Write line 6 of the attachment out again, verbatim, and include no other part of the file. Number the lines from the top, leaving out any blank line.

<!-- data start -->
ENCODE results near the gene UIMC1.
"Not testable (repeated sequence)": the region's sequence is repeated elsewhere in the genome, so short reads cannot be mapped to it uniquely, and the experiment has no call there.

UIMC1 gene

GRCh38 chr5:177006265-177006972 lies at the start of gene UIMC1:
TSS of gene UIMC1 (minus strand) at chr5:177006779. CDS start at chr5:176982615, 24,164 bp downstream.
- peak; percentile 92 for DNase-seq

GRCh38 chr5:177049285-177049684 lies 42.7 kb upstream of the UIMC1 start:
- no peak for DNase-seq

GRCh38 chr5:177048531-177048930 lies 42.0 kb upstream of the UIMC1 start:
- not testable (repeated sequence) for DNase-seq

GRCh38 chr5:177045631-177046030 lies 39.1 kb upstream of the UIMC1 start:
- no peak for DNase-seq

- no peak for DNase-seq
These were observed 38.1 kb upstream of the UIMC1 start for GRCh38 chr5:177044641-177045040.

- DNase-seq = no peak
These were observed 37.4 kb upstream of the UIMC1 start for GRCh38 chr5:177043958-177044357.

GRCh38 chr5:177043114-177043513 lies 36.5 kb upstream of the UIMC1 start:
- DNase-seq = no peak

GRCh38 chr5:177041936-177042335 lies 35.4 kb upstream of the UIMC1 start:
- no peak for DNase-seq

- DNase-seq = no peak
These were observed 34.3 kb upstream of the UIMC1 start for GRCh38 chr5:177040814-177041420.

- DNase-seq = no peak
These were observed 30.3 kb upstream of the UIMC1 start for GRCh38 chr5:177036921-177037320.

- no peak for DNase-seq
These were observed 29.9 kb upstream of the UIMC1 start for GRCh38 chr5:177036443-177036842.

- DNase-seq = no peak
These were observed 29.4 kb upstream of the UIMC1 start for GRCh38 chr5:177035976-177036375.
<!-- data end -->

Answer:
- peak; percentile 92 for DNase-seq